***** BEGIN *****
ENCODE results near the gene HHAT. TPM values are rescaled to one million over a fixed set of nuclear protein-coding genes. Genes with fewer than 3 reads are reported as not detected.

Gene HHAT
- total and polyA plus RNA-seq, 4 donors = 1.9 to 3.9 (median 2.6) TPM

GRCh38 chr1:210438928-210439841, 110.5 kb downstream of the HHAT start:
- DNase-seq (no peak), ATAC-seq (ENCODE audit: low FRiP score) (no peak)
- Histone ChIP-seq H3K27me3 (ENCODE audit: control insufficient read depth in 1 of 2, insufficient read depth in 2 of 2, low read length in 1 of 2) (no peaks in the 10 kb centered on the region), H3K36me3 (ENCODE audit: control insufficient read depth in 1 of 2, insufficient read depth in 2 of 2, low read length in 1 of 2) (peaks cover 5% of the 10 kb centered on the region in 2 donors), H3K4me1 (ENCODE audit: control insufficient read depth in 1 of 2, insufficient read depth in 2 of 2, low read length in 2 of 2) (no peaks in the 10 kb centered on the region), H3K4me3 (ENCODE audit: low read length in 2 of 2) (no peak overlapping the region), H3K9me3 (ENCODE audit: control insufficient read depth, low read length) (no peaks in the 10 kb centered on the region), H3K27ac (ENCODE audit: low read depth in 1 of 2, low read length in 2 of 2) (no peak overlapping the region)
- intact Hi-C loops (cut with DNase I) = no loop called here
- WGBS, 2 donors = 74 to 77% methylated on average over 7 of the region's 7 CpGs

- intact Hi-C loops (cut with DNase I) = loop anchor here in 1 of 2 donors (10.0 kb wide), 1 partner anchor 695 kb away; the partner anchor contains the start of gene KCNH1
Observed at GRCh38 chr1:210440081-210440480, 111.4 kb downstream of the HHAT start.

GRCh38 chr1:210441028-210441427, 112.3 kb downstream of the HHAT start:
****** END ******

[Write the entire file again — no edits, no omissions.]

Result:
ENCODE results near the gene HHAT. TPM values are rescaled to one million over a fixed set of nuclear protein-coding genes. Genes with fewer than 3 reads are reported as not detected.

Gene HHAT
- total and polyA plus RNA-seq, 4 donors = 1.9 to 3.9 (median 2.6) TPM

GRCh38 chr1:210438928-210439841, 110.5 kb downstream of the HHAT start:
- DNase-seq (no peak), ATAC-seq (ENCODE audit: low FRiP score) (no peak)
- Histone ChIP-seq H3K27me3 (ENCODE audit: control insufficient read depth in 1 of 2, insufficient read depth in 2 of 2, low read length in 1 of 2) (no peaks in the 10 kb centered on the region), H3K36me3 (ENCODE audit: control insufficient read depth in 1 of 2, insufficient read depth in 2 of 2, low read length in 1 of 2) (peaks cover 5% of the 10 kb centered on the region in 2 donors), H3K4me1 (ENCODE audit: control insufficient read depth in 1 of 2, insufficient read depth in 2 of 2, low read length in 2 of 2) (no peaks in the 10 kb centered on the region), H3K4me3 (ENCODE audit: low read length in 2 of 2) (no peak overlapping the region), H3K9me3 (ENCODE audit: control insufficient read depth, low read length) (no peaks in the 10 kb centered on the region), H3K27ac (ENCODE audit: low read depth in 1 of 2, low read length in 2 of 2) (no peak overlapping the region)
- intact Hi-C loops (cut with DNase I) = no loop called here
- WGBS, 2 donors = 74 to 77% methylated on average over 7 of the region's 7 CpGs

- intact Hi-C loops (cut with DNase I) = loop anchor here in 1 of 2 donors (10.0 kb wide), 1 partner anchor 695 kb away; the partner anchor contains the start of gene KCNH1
Observed at GRCh38 chr1:210440081-210440480, 111.4 kb downstream of the HHAT start.

GRCh38 chr1:210441028-210441427, 112.3 kb downstream of the HHAT start: